• S

            SaulApr 17, 2013 at 12:21 pm

            Civility does not entail hurling insults. And by openly affirming ‘political correctness’, you have shown your true anti-1st amendment colors.

          • A

            Annie KrolApr 17, 2013 at 12:44 pm

            Practice what you preach, ‘saul’. And don’t make up things that aren’t there.

      • S

        Sloane PrinceApr 17, 2013 at 3:12 pm

        You could benefit from reading “Black Bodies, White Gazes” by George Yancy. It might help you understand the real definition of white privilege which, before I heard him speak, I would have vehemently denied being a part of. 25 pages that will give you the insight you have so obviously lacked until now.

  • S

    SaulApr 15, 2013 at 10:29 am

    Good grief, the author of this article needs to stop grasping for straws and actually observe the world around her. This is not 1915 Georgia. No white people are riding around on horseback persecuting black sharecroppers. No crosses are being burnt. We can all drink from the same water fountain. Wearing a black clown wig does not intimate racism any more than driving a Toyota intimates Japanese supremacy. You weren’t given a bid. So what? Life is unfair; get used to it. Just because you were denied a chance at Greek life does not mean the Greeks are scheming, diabolical racists who take pleasure in denying minority students opportunities. On the contrary, there are plenty of minority students in Greek life. So please, stop making an issue of such a minuscule incident. And BTW, your proposal for an all-black Greek organization is no less racist than the ideals which you claim to oppose….

    • L

      Lori JonesApr 16, 2013 at 2:23 pm

      She never said she didn’t get a bid. Where in the world did she complain about that? Last I checked, she said she wanted to see HBGLs on campus. Nor did she ever say that greek life students are scheming racists. You might not know something is offensive when you do it, but if nobody says anything, how are they going to know? And just because there are students of color in greek life doesn’t mean that they’re inclusive. You aren’t inclusive by virtue of HAVING students of color if you’re continuously ignoring them when they speak out and constantly making them feel othered because of their skin color. And trust me; most of my friends are in GL, and a lot of them are of color, and they constantly tell me of the ignorance they have to deal with on the regular within their own GL communities. Just because they’re not saying anything doesn’t mean they don’t have things to say; you obviously don’t realize how hard it is to do so when nine times out of ten, people will brush you aside, in the same manner you just did to Asha. You think we want to deal with that?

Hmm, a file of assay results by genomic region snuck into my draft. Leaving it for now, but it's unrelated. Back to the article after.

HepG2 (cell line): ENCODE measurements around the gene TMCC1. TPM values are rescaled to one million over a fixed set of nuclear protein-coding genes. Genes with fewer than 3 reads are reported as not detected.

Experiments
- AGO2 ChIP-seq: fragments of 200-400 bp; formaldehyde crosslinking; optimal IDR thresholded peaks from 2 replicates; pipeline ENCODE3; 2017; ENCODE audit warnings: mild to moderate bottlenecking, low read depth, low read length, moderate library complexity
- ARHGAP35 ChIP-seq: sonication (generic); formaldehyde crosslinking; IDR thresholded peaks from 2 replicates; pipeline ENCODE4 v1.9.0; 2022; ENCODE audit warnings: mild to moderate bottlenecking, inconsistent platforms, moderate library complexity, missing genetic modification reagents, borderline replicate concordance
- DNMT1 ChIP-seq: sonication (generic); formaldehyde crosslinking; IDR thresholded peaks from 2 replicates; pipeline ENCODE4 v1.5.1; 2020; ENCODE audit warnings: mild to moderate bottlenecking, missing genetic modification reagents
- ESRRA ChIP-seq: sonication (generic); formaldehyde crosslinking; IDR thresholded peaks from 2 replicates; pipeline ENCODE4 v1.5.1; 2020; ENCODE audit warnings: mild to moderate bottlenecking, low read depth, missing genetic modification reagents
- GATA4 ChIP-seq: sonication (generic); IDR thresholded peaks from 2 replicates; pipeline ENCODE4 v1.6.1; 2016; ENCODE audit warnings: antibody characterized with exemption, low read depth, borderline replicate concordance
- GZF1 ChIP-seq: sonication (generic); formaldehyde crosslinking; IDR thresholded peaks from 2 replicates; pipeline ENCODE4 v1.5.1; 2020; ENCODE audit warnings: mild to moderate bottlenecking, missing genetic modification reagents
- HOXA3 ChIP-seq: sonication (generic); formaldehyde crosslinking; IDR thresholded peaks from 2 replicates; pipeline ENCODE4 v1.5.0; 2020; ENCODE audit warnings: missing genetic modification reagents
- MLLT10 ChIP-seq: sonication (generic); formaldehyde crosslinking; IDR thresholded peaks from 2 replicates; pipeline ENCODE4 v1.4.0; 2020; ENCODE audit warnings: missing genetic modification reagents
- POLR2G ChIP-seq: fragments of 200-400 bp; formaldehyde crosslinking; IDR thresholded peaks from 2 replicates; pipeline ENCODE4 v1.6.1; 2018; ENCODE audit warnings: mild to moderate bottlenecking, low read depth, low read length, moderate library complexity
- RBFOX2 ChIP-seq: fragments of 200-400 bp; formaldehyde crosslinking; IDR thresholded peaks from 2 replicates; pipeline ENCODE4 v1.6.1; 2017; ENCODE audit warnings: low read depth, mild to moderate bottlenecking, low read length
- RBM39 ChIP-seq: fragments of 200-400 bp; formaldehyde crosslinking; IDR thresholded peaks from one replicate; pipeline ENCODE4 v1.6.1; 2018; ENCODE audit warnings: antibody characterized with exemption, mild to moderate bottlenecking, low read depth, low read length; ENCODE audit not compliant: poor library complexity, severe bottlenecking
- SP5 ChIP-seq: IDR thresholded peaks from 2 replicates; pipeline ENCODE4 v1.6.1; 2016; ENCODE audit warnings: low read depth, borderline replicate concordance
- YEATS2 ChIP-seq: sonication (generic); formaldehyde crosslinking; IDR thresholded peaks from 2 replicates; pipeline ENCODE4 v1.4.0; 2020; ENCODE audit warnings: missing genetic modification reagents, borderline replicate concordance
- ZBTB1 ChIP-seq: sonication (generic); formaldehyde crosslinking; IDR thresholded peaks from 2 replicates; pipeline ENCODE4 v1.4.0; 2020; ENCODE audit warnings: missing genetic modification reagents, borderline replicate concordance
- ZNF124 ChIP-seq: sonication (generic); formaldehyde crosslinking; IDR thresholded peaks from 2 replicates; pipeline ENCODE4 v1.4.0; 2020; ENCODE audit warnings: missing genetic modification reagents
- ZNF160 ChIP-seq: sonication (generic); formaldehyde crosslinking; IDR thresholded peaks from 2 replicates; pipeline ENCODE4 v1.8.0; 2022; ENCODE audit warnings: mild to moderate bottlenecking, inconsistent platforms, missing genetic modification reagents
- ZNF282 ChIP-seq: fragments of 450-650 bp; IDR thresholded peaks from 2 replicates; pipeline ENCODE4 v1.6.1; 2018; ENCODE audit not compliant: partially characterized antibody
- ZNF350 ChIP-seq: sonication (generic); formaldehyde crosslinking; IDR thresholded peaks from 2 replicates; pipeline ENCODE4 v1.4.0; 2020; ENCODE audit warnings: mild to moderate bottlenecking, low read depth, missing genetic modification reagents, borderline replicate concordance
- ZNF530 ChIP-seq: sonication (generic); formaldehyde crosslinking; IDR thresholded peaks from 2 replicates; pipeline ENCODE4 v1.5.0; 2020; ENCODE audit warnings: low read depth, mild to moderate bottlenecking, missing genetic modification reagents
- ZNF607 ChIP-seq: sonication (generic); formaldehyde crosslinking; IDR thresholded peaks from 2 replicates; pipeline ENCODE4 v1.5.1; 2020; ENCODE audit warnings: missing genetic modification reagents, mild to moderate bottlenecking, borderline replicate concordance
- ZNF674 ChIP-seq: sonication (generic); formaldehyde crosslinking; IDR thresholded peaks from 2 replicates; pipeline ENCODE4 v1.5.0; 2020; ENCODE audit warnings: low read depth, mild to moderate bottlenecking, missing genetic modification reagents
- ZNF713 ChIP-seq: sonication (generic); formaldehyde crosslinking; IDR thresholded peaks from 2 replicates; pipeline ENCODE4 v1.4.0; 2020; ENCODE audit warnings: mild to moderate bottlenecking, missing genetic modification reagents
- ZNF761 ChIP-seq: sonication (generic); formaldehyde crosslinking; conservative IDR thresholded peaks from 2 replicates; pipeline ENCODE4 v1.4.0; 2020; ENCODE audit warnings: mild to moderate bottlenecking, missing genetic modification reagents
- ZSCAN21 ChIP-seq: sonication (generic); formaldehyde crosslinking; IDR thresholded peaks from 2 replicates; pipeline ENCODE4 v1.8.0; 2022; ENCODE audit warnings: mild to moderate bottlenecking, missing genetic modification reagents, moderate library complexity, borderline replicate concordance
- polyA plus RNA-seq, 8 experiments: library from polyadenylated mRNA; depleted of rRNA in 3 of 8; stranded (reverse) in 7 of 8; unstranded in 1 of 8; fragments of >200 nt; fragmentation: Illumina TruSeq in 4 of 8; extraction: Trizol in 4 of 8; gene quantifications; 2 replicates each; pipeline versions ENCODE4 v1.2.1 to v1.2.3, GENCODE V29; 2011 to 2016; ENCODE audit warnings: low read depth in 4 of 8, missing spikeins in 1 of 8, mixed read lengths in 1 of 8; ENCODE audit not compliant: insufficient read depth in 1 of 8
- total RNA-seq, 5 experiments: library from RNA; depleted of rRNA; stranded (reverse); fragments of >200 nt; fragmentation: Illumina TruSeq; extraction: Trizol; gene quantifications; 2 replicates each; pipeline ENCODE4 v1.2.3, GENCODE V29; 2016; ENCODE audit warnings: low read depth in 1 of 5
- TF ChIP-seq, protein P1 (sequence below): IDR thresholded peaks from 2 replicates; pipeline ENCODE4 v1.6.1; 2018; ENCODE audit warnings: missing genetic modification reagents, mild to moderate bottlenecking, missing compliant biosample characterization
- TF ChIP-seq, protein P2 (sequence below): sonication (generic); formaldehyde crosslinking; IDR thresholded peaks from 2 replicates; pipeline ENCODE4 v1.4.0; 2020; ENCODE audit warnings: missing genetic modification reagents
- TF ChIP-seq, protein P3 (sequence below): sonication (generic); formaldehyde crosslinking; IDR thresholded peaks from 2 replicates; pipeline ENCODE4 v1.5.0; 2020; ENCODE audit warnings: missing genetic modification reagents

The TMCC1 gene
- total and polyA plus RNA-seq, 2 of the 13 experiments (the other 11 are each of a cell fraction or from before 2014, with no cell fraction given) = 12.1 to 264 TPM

“And BTW, your proposal for an all-black Greek organization is no less racist than the ideals which you claim to oppose….” No sarcasm, but did you actually bother to read what she said? The reason Black Greek orgs are a thing in the first place is because the ones that are around currently didn’t let us in and we had to make our own . They’re still around today, and open to everybody, NOT just Black students. It’s interesting how because they’re majority Black, you assume they’re meant for nobody BUT Black students, and therefore are ~racist~ against white students. Never mind the fact that most white students have no interest in being in a Black Greek org to begin with.

      Try reading the article again, and read it for what she DID say, not for what you assume she said. Racism goes beyond burning crosses, and the fact that you seem to think you can dictate what should and should not be a big deal to a community you’re not a part of when you’ll NEVER know what it feels like to be on the receiving end, is absolutely astounding, but not at all surprising.

      • S

        SaulApr 16, 2013 at 2:38 pm

        But the crucial point both you and Asha are peddling is that white people are deliberately working to keep you down. This is utter nonsense. In fact, it’s quite obvious that you and your ‘social justice’ comrades are obsessed with race, while the rest of us are merely trying to live our lives. If you truly want to end divisiveness, stop baselessly accusing other students of racism. But both you and I know you won’t, because it’s a power-trip for you. You feel big when you slam people with that senseless smear-word, ‘racist’. It inflates your ego, and you derive pleasure from that. I’ll be be damned if I have someone who BENEFITS IMMENSELY from affirmative action tell me I’m privileged. Take a look in the mirror…